One Police Plaza

Supervisor now on the hot seat

March 9, 1998

Police Officer Jay Creditor made a chump of the police department - specifically of Commissioner Howard Safir, ex-First Deputy Tosano Simonetti and Assistant Deputy Commissioner of Trials Kevin Lubin.

Now it's payback time. Not for Creditor, who retired with a $1.4-million tax-free disability pension and is untouchable. But rather for his former supervisor, Lt. William Stegmaier. The NYPD's cro-magnum reasoning is that had Stegmaier properly supervised Creditor, then Safir, Simo, et. al would have been spared the ignominy they brought upon themsevles by secretly awarding Creditor a sweatheart deal that even his attorney, the patron saint of such rogue cops as Thomas Bruder and Frank Livoti, thought too good to be true.

Creditor, a former Patrolmen's Benevolent Association delegate from the 110th Precinct in Elmhurst, was dismissed a year ago on March 7, a Friday, by Trials Commissioner Rae D. Koshetz for missing 200 hours of work.

"Unless he is fired for this," Koshetz's decision reads, "he will receive a three-quarters disability pension when the Pension Board meets March 12 . . . Not only would it be inapparopriate to pay this 36-year-old man without exacting substantial penalty for his illegal behavior but it would also send the wrong message to other members of the department."

Instead, three days later Lubin wrote Simonetti in a confidential NYPD memoradum that Safir had "reviewed this case and determined it be negotiated."

And so a deal, signed by Simo, Lubin, Creditor and his attorney Stuart London, was cut. And cut at breakneck speed.

The next day, March 11, Creditor paid a fine of $50,000, a sum beyond the means of virtually all cops to be raised at a moment's notice. He was reinstated and as Lubin wrote, "Pursuant to the agreement, Officer Creditor's pension application will be allowed to go before the Pension Board on Mar. 12, 1997."

Creditor received his pension and retired. Because the agreement failed to prohibit it, he then filed a $50-million law suit against the department, claiming his civil rights were violated.

Safir has spent the past year ducking questions and issuing contradictory explanations about the deal. On Dec. 6, he said it wasn't he but Simonetti who reinstated Creditor. On Dec. 11, he said he had played "no role." But on Dec. 19, when presented with another memo from Simonetti noting Safir's "APPROVAL," he recalled a "recollection" of telling Koshetz to negotiate the case.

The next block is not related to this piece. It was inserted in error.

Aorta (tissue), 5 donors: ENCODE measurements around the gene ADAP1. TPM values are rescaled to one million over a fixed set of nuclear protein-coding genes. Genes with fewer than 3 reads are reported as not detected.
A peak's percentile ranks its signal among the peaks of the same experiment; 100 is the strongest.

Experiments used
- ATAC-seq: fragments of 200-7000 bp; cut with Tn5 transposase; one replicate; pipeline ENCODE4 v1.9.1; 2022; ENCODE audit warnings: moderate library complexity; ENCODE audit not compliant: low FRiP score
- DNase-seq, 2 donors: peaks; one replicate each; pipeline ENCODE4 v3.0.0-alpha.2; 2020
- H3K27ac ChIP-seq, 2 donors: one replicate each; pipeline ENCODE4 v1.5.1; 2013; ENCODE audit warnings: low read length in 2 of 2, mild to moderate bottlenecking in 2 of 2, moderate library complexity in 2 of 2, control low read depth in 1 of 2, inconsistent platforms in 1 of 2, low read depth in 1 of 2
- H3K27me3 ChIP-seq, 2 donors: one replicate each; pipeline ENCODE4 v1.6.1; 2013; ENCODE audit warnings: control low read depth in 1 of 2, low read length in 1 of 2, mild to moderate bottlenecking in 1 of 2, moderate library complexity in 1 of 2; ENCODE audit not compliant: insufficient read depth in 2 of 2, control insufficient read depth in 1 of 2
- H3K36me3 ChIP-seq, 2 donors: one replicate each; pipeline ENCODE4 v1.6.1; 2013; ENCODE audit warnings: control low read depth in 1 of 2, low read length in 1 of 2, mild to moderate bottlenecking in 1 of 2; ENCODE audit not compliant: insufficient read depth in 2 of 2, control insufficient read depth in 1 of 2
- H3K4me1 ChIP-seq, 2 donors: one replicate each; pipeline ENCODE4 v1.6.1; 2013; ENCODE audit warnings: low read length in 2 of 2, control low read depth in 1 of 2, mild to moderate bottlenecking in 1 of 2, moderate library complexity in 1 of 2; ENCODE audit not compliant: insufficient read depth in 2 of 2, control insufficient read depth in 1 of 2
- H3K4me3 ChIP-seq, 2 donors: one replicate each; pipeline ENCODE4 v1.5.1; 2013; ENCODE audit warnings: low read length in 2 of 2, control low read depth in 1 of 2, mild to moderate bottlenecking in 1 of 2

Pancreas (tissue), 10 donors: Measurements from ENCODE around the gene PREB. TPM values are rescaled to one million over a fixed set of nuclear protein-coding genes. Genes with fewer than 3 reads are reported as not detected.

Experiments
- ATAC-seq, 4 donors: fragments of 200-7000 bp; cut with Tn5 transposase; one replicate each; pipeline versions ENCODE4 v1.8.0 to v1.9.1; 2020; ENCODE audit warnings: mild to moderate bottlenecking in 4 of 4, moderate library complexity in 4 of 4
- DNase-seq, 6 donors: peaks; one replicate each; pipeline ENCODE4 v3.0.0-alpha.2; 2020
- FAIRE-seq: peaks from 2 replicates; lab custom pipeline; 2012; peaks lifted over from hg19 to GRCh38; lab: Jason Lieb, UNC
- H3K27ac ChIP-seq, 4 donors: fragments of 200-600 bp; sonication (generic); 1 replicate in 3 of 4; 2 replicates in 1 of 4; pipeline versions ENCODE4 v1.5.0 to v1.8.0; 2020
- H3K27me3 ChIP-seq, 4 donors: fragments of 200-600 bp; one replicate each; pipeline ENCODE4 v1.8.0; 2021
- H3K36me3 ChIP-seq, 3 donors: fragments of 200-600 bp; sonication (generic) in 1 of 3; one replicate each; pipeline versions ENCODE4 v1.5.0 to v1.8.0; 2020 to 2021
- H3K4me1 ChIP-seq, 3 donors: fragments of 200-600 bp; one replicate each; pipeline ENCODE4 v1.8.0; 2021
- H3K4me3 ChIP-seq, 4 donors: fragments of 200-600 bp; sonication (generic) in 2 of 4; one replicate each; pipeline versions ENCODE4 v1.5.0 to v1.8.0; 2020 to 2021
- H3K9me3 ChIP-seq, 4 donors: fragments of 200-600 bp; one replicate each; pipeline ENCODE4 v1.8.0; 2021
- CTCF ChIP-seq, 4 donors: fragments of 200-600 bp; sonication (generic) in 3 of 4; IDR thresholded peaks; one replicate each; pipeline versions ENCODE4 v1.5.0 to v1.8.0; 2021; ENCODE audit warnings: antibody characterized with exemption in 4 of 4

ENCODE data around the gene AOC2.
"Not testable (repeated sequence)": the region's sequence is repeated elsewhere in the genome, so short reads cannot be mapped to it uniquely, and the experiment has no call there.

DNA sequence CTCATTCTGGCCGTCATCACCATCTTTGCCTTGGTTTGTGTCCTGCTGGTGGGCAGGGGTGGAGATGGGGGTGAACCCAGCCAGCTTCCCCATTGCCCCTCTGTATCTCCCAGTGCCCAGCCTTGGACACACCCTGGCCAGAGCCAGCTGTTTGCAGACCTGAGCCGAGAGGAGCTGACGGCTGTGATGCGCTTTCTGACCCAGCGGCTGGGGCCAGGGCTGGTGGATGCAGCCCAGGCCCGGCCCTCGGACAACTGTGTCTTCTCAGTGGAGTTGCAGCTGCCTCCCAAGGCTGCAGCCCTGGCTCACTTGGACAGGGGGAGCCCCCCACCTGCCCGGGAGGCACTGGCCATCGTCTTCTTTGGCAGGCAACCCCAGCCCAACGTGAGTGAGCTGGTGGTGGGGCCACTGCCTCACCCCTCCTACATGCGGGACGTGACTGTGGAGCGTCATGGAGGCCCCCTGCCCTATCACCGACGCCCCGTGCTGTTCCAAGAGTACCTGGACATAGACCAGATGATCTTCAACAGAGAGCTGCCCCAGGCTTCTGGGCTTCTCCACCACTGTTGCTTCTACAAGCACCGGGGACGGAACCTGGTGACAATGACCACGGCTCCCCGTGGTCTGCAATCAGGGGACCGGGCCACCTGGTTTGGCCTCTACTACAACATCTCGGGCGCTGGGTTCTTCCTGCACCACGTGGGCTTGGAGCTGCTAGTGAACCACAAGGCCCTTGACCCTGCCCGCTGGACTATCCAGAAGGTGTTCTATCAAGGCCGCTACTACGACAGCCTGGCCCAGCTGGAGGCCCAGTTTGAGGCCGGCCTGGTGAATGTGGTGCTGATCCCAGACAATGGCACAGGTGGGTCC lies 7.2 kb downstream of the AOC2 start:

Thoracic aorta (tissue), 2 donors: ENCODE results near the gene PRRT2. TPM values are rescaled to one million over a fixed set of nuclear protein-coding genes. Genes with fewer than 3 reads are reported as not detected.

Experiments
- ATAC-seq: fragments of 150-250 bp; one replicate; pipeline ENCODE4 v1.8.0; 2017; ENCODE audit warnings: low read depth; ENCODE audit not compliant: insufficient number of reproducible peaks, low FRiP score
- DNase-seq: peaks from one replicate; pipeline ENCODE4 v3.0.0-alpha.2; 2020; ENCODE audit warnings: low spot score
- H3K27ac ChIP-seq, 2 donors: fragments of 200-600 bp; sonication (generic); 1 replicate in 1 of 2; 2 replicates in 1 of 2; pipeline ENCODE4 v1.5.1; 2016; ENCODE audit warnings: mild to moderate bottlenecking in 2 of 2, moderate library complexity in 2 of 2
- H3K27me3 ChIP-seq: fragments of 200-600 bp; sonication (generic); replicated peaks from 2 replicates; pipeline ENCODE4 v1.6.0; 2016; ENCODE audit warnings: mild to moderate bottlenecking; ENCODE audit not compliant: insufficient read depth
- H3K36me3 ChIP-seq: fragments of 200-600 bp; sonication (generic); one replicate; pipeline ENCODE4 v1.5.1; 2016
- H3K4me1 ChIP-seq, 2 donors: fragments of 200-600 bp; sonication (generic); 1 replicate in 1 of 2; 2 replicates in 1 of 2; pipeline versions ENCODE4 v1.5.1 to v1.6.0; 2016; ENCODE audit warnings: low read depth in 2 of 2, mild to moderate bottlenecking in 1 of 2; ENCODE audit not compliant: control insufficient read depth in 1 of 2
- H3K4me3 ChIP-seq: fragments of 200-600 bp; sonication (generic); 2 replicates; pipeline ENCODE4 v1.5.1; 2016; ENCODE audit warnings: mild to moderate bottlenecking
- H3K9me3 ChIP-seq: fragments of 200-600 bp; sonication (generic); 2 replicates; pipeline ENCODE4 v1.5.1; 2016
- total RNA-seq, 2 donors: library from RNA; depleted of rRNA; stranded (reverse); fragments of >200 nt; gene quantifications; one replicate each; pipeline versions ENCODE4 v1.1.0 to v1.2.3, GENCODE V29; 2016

But here's the rub. On Friday, March 7, the day of her decision, Safir underwent triple bypass surgery and was flat on his back in the hosptial when the deal was concluded. That's why his signature isn't on it.

If his recollection is accurate, this means he told Koshetz to negotiate before her decision. And that's not how the system works. Offers to negotiate are communicated through the Department Advocate's office to the officer's attorney. But the Advocate's office was never consulted. In fact, department lawyers were outraged that Safir, Simo and Lubin had blind-sided them.

Now here's London's version. "I got a call Friday night March 7 about 6 p.m. from Lubin saying an offer was on the table. I was shocked. He said, For $50,000, your client can get a three-quarters pension.' I thought he was kidding. I thought it was a joke. Something happened between the time of Koshetz' decision and that phone call."

Fast-forward to last Tuesday. In the first deputy's conference room sat Lt. Stegmaier, a pinched, balding 17-year veteran, who was Creditor's former supervisor. Stegmaier testified that Creditor often didn't show up for his tour. He took four days off, claiming his grandfather had died in Florida but never produced documentation. Three times, sergeants warned Stegmaier Creditor was faking it.

In his defense, Stegmaier explained he had returned to college, attended school two nights a week, was involved in a stressful relationship with a woman and had begun to drink. "I started seeing a psychiatrist." He corrected himself, "a psychologist."

"I paid for it myself. I never told the department. I was embarrassed . . . The officer played me for a fool . . . I have been modified since December, 1996.

"I am still a desk officer," Stegmaier concluded, his voice breaking, "but my gun and my shield were taken. I sit at a desk in uniform, with no shield, with no gun."

Although he pleaded guilty, in effect throwing himself on the mercy of Trial Commissioner Ellen K. Schwartz, the department wasn't moved. Unlike with Creditor, it wants to take away Stegmaier's pension. With Lubin sitting behind him, Department Advocate Lt. John Gorman stated: "The advocate's office requests termination."

©1998 Newsday, Inc.Reprinted with permission.